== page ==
The information that the agent will need in advance includes the following:
• Boat name, official number, and copy of documentation.
• Captain’s name, crew names and copies of passports.
• Approximate date of arrival.
• Approximate date of departure (since you will get a 90-day cruising permit, tell the agent the latest you think you’ll be leaving.) These can be adjusted as the time gets closer.
• The ports you wish to visit.
The ports you will be allowed to visit are very limited. You may not anchor in any anchorage or bay except the designated ports. Most agents offer three ports. One on San Cristobol, one on Santa Cruz, and one on Isabel. Some also offer Post Office Bay on Floreana (aka Santa Maria). While it might seem at first that you’ll want to visit all the available ports, for a lot of reasons it isn’t necessarily the thing to do. The available ports are just that, small harbors or ports, often with poor anchorages. You cannot go to any of the nearby anchorages. In most of the ports you cannot take your dinghy anywhere except to the dock, so you are very limited on what type of exploration you can do on your own. This means that to see the Galapagos you will need to join up with local tours.
We ended up with a three port Autografo. We stayed in the Galapagos about a month, spending about 10 days in San Cristobol and the remainder in Isabel. We decided to skip Santa Cruz as the anchorage was very crowded with local tour boats and in-use moorings with a lot of swell running into it. The town, Puerto Ayora, is the most touristy of the allowed ports.
The basic break down for clearance fees for the boat and two crew members are:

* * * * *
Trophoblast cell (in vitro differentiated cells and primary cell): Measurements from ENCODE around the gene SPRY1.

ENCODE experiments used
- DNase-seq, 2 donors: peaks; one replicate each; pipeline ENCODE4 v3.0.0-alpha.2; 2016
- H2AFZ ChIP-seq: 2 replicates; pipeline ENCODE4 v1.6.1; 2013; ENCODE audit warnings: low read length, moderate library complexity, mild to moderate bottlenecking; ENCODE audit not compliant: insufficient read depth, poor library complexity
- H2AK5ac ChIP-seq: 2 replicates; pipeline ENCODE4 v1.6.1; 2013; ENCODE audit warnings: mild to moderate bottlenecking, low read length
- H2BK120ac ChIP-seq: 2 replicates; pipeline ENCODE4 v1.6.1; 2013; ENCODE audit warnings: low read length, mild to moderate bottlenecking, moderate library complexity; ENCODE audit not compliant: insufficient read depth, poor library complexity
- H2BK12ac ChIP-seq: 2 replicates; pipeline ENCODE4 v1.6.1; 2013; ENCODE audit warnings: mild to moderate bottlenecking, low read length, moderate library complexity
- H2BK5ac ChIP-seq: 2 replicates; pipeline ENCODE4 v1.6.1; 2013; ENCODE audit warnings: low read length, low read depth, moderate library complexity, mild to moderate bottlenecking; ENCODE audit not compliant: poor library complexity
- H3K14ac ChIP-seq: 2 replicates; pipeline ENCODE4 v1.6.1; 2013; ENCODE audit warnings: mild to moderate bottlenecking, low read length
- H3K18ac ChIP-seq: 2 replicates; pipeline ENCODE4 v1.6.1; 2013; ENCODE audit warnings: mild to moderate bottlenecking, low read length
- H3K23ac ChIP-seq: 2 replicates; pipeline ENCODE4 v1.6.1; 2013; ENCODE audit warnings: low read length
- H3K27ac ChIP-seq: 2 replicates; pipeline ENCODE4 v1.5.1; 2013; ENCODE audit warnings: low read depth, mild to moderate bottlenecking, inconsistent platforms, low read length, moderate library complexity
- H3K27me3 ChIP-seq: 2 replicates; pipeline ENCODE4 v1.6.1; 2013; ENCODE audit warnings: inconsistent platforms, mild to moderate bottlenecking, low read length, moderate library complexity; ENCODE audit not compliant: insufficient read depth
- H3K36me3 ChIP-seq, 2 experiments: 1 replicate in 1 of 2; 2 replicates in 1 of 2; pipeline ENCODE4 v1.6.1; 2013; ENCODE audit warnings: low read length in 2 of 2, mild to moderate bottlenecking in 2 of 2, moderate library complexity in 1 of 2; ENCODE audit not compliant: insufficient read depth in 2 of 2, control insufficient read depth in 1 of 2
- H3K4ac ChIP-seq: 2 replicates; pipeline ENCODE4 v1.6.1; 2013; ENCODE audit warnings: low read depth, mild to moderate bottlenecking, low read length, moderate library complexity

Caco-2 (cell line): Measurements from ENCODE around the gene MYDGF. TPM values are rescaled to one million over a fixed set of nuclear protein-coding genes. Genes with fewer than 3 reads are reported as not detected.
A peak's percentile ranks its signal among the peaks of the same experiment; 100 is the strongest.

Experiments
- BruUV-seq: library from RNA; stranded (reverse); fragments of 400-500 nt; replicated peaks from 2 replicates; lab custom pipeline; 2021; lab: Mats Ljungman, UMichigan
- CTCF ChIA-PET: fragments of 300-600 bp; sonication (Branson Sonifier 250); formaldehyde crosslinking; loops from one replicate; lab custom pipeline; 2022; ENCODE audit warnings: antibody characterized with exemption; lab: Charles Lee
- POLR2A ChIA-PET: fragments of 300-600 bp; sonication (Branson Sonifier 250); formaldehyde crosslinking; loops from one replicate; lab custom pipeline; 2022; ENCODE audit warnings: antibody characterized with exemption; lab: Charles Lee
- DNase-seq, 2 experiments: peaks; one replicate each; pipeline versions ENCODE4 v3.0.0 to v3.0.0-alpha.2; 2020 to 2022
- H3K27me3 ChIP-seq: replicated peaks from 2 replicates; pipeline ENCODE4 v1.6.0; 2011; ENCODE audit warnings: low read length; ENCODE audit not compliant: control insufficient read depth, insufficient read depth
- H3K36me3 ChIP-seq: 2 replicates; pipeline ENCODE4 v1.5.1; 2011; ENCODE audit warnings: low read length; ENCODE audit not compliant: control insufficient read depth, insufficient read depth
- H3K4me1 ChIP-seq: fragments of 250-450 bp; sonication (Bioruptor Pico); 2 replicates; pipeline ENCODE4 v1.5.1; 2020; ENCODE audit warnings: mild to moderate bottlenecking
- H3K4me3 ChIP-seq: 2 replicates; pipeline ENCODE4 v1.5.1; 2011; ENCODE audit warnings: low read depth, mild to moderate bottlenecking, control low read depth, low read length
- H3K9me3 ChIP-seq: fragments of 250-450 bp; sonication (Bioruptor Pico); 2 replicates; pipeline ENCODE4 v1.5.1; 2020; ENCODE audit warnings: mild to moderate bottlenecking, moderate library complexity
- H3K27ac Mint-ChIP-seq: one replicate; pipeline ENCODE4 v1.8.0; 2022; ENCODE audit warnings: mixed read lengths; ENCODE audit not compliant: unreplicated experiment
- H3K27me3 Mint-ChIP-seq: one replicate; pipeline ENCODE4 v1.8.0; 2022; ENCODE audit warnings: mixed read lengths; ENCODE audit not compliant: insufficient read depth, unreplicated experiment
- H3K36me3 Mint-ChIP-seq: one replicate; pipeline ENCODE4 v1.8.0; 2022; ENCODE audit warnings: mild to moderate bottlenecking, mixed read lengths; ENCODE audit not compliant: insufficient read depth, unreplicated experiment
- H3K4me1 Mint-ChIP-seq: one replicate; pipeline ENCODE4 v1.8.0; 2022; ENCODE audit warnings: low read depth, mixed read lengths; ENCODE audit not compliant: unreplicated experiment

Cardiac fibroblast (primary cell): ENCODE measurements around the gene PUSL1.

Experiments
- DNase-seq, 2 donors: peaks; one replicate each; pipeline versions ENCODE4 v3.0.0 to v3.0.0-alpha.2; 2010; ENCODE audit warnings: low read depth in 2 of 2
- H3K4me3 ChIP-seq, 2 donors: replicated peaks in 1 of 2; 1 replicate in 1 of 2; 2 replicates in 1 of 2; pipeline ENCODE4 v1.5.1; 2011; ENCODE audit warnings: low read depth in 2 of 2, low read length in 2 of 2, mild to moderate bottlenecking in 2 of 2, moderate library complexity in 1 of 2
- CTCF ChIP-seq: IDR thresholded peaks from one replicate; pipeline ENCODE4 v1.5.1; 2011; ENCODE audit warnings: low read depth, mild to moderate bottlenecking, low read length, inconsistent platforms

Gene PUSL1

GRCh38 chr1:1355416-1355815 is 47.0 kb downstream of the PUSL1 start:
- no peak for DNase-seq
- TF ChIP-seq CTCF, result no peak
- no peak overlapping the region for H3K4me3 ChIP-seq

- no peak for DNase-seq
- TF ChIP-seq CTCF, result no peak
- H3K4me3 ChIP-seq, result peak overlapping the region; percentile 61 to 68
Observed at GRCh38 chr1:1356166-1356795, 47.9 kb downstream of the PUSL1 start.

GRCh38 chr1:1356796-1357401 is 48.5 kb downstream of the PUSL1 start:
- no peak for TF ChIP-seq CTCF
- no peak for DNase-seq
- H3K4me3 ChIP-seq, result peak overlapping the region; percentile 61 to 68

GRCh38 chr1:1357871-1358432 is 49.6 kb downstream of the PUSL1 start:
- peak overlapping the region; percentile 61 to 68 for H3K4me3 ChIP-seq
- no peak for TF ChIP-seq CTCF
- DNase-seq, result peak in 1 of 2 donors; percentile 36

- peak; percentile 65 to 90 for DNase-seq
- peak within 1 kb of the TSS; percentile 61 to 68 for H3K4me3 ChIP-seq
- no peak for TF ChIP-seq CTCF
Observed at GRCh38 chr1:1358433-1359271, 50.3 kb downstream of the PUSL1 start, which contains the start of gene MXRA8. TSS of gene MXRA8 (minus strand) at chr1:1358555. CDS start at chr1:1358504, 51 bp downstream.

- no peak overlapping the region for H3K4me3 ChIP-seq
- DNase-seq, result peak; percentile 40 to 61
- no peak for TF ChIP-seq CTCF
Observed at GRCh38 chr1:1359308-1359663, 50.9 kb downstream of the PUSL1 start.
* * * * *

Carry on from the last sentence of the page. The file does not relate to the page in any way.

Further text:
• $210 for the reception and arrival.
• $100 for the service inspection and quarantine.
• $40 for Immigration service.
• $200 to Galapagos National Park
($100 per crew member).
• $20 Governing Council Galapagos.
($10 per crew member)
• $30 per copy and transportation
• $40 for collection and transporta-
tion of waste.
• $25 for inspection of the boat’s hull .
• $100 for inspection of the boat
(hull) by Galapagos National Park.
• $500 for the services of the agency.
These will be fairly consistent between agents, with the agent’s fee varying a bit depending on how many islands you visit and how much they want your business. The agents do a fair amount work, since on each port you enter the agent will need to clear you in and out. The first port of entry will be the most involved.
You should contact your agent when you start your passage to the Galapagos. When you are a day or two out from landfall and know your arrival date, e-mail your agent to tell them when you plan to arrive. The official port of entry is Puerto Baquerizo Moreno on Isla San Cristobol. This bay is also known as Wreck Bay, but is typically not prominently labeled this way on your electronic charts. Baquerizo is the government headquarters for the Galapagos. This makes the town a little more interesting, as it is more than a tourist town.